This article is part of DISCOVER's 30th anniversary special section, including 11 eminent scientists' predictions about the next 30 years. Share your thoughts on the future of science at the Science Not Fiction blog.
In the future, I’d like to see paleontology as a whole get a lot more quantitative. We’re doing more and more molecular paleontology and applying statistics to it. We are also very interested in reconstructing what ancient animals were like when they were alive, and these kinds of studies require huge collections. Specifically, we’re trying to collect many specimens of the same species so we can look at ontogeny —a creature’s growth and development—and interpret behavior, rather than just building cladograms [branching diagrams that illustrate the evolutionary relationships among species]. We still have a lot of people in the collecting phase—people who just want to find a new dinosaur and name it—but I hope we will soon get really into the paleobiological aspects, where we piece together the life history of our planet.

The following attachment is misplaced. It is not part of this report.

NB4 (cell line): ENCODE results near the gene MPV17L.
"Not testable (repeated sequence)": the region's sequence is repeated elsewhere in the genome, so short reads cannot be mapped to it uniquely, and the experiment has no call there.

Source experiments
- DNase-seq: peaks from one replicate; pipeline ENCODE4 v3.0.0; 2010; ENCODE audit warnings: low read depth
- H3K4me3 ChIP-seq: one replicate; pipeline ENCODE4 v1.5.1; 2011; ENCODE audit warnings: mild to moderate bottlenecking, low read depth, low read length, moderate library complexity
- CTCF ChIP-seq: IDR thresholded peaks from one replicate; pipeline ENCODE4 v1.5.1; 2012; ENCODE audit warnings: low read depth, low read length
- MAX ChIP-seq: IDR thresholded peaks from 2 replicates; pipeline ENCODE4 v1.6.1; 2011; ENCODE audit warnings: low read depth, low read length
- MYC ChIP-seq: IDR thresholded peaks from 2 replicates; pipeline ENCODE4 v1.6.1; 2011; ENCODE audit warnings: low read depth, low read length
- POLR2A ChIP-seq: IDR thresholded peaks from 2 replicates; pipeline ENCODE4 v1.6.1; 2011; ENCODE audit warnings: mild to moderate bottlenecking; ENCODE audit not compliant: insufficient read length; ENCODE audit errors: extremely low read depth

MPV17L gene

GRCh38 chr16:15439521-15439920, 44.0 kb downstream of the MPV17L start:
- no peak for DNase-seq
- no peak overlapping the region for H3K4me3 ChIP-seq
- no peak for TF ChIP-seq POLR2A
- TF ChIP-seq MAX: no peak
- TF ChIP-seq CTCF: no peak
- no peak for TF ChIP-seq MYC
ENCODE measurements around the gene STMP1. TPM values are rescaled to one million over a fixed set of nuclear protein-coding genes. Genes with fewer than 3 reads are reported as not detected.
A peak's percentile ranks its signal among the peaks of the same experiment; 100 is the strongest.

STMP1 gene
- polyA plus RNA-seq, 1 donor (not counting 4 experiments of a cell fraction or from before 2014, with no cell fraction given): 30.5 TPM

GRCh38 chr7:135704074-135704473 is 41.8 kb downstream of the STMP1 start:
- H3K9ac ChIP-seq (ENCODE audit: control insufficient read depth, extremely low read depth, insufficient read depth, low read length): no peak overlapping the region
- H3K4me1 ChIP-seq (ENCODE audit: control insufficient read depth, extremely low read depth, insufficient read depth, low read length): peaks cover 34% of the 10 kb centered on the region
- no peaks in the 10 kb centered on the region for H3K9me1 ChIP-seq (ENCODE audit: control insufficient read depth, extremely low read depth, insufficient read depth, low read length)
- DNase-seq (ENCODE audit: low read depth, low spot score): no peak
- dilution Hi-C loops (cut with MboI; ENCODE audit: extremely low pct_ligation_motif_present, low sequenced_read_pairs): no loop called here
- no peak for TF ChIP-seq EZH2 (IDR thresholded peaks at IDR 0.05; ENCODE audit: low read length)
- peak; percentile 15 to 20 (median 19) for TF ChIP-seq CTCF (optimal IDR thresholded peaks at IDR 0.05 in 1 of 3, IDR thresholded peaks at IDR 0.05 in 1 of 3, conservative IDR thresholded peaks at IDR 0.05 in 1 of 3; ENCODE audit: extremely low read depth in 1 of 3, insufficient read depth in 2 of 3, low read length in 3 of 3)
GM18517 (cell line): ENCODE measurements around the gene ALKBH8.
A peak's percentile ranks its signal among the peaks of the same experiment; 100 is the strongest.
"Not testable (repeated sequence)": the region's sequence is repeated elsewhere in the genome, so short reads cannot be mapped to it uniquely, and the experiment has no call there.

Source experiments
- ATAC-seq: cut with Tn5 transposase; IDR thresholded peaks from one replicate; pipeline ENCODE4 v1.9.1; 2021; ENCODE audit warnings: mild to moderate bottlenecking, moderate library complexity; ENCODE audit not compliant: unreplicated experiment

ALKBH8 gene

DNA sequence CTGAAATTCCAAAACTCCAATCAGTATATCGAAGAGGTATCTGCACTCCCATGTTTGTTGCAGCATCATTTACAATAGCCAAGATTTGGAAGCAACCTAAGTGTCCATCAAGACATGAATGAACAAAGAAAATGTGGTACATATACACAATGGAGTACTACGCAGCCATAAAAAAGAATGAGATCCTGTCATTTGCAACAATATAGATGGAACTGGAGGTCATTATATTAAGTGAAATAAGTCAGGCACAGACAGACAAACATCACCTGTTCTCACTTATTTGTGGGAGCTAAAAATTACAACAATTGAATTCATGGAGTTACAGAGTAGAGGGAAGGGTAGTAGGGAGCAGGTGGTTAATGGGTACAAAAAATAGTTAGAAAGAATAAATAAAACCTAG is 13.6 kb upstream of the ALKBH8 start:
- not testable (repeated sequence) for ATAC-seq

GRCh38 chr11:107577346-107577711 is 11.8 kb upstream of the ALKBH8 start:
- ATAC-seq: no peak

Right now if you asked the National Science Foundation how much they thought they were going to be funding in paleontology over the next 30 years, they’d probably say zero, because they’re not very much into historical science. Historical science is being left in the dust. But paleontology isn’t a purely historical science, or at least it won’t be for much longer, because soon we may have the capability of resurrecting extinct life-forms. If we want to see an animal like a velociraptor [a small carnivorous dinosaur], we will be able to create one by genetic engineering. It won’t be a genuine one from the past, but it could be a reasonable simulation. It might even be possible to make something that looks like a T. rex, once we understand what all the genes do and how to turn them on and how to turn them off.
Right now people are interested in genetic engineering to help the human race. That’s a noble cause, and that’s where we should be heading. But once we get past that—once we understand what genetic diseases we can deal with—when we start thinking about the future, there’s an opportunity to create some new life-forms. As a scientist, I’m not in the business of trying to determine whether that’s the right thing to do or the wrong thing to do. I’m in the business of seeing what is possible. And if we can make new species, that to me would be really exciting.
Jack Horner, perhaps the most famous dinosaur expert in the world, is the curator of paleontology at the Museum of the Rockies in Bozeman, Montana.